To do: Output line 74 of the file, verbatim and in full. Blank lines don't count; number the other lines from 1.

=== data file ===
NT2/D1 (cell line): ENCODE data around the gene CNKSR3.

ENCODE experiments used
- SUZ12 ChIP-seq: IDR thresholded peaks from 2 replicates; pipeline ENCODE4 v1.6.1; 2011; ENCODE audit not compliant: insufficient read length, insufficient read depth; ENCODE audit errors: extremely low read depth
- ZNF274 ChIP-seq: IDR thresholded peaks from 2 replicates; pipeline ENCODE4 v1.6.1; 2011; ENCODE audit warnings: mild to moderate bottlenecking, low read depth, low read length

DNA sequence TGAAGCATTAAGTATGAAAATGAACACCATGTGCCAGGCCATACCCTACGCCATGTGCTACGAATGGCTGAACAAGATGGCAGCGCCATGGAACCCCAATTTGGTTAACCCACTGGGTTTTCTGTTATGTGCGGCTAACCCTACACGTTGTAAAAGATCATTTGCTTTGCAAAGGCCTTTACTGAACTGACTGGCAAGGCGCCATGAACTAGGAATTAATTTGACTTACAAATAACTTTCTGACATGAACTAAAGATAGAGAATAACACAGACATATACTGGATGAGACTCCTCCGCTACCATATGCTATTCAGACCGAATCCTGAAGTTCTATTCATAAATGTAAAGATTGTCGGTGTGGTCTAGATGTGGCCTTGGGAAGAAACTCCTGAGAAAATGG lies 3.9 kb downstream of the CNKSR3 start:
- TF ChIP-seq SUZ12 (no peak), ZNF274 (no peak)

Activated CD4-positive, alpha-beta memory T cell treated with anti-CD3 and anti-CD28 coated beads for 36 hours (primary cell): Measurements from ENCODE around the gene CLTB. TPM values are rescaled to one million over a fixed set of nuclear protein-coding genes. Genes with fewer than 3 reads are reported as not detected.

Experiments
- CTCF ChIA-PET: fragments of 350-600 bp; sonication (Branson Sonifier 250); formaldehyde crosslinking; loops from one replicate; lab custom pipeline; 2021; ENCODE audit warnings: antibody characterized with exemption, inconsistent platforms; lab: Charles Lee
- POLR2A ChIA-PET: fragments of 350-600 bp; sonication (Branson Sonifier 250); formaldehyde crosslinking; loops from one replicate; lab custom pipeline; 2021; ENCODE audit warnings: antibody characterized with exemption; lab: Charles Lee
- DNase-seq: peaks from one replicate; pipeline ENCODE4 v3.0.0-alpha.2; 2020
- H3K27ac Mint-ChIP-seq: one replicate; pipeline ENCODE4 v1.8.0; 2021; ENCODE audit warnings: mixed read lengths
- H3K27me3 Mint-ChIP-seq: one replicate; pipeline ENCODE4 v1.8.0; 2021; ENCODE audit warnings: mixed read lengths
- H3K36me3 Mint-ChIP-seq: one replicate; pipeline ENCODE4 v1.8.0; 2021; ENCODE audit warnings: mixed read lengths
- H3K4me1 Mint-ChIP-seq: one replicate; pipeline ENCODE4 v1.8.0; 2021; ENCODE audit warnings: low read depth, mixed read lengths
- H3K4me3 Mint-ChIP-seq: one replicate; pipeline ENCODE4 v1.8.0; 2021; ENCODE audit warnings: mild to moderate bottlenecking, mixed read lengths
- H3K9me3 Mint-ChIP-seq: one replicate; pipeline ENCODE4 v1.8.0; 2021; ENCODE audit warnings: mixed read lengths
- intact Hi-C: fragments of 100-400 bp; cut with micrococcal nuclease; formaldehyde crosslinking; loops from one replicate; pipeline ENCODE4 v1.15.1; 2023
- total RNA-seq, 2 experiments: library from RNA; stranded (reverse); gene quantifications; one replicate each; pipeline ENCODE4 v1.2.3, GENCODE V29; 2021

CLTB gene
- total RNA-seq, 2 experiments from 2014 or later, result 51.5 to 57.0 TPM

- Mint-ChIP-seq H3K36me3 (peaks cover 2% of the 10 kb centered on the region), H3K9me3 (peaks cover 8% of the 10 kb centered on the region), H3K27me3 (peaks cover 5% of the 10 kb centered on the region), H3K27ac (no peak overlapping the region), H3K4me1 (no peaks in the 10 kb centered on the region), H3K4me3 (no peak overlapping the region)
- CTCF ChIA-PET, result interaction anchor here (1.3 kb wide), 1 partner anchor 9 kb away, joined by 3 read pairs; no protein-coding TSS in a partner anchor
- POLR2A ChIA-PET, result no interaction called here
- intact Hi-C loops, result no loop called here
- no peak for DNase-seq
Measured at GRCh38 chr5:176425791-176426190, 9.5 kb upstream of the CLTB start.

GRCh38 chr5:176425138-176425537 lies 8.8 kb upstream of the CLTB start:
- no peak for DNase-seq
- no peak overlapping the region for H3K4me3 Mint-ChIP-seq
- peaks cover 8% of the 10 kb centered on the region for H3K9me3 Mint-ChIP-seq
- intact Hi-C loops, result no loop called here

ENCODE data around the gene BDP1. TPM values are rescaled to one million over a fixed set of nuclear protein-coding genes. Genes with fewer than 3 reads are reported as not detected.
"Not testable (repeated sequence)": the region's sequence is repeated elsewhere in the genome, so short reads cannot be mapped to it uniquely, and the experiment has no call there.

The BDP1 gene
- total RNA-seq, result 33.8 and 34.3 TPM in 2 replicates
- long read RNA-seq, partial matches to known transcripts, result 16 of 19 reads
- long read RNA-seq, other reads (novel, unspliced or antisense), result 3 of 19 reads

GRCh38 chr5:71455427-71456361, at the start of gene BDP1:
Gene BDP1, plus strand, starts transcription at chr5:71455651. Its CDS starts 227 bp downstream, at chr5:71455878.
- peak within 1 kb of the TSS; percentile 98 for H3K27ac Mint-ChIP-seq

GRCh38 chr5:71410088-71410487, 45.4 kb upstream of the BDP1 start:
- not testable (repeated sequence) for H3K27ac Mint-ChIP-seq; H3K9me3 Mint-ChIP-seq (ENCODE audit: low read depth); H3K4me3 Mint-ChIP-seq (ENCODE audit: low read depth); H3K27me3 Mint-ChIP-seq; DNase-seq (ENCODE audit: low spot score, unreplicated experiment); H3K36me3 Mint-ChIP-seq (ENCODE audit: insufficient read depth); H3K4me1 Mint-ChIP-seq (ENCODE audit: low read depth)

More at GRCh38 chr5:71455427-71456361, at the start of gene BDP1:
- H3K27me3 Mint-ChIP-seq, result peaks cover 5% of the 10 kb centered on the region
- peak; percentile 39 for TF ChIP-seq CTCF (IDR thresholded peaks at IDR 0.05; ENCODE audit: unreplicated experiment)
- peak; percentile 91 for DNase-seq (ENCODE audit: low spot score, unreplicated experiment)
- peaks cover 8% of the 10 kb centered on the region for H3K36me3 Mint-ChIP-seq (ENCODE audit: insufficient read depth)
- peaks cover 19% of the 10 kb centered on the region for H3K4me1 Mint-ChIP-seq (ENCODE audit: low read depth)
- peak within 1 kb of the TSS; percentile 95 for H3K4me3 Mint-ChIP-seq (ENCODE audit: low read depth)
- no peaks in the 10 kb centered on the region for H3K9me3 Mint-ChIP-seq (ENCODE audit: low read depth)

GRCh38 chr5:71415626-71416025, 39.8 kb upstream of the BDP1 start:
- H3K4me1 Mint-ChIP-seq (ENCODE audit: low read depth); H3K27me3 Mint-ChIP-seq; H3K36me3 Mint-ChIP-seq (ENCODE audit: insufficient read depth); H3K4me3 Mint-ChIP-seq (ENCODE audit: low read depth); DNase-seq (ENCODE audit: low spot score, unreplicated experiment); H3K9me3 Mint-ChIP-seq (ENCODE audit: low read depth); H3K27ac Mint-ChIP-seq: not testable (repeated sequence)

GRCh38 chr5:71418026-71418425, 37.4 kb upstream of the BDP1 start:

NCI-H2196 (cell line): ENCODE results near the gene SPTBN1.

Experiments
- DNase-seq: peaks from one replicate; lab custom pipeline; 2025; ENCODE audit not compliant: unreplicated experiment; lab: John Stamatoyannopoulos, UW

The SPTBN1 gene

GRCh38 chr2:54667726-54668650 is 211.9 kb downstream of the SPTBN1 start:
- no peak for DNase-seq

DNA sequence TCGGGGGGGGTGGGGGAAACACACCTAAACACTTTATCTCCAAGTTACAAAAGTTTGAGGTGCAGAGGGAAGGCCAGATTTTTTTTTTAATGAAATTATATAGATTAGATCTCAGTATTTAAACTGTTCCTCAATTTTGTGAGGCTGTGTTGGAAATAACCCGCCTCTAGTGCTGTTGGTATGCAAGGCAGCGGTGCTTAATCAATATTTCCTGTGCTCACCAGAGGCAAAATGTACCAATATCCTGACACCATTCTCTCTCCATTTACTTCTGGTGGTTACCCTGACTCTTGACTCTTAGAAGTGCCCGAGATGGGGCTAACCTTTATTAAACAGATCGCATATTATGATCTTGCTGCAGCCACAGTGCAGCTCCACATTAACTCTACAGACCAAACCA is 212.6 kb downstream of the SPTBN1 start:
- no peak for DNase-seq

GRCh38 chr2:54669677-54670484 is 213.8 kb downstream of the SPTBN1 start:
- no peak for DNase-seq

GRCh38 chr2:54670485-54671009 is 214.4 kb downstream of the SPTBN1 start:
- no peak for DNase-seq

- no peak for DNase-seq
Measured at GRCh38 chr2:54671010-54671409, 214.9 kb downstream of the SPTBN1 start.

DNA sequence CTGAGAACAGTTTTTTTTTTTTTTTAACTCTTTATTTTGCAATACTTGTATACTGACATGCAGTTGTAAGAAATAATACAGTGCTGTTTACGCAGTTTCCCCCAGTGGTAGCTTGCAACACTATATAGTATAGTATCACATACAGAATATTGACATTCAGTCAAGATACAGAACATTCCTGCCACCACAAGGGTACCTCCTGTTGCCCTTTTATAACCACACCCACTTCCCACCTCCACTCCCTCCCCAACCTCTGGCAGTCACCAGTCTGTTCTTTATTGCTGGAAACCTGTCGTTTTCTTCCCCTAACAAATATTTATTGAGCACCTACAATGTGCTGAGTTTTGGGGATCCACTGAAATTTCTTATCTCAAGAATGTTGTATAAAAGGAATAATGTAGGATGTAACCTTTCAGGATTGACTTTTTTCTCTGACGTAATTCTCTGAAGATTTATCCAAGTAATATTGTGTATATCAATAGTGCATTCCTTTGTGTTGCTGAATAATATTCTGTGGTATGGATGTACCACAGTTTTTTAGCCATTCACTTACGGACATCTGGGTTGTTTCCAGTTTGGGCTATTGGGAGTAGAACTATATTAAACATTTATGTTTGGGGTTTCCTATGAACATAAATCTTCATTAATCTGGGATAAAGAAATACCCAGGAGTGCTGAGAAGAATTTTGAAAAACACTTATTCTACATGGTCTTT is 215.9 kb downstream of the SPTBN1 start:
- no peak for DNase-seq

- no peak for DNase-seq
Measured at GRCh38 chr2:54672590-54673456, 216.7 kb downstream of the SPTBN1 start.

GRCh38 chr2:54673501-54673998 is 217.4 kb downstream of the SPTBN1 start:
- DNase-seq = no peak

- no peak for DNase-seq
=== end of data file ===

- DNase-seq = no peak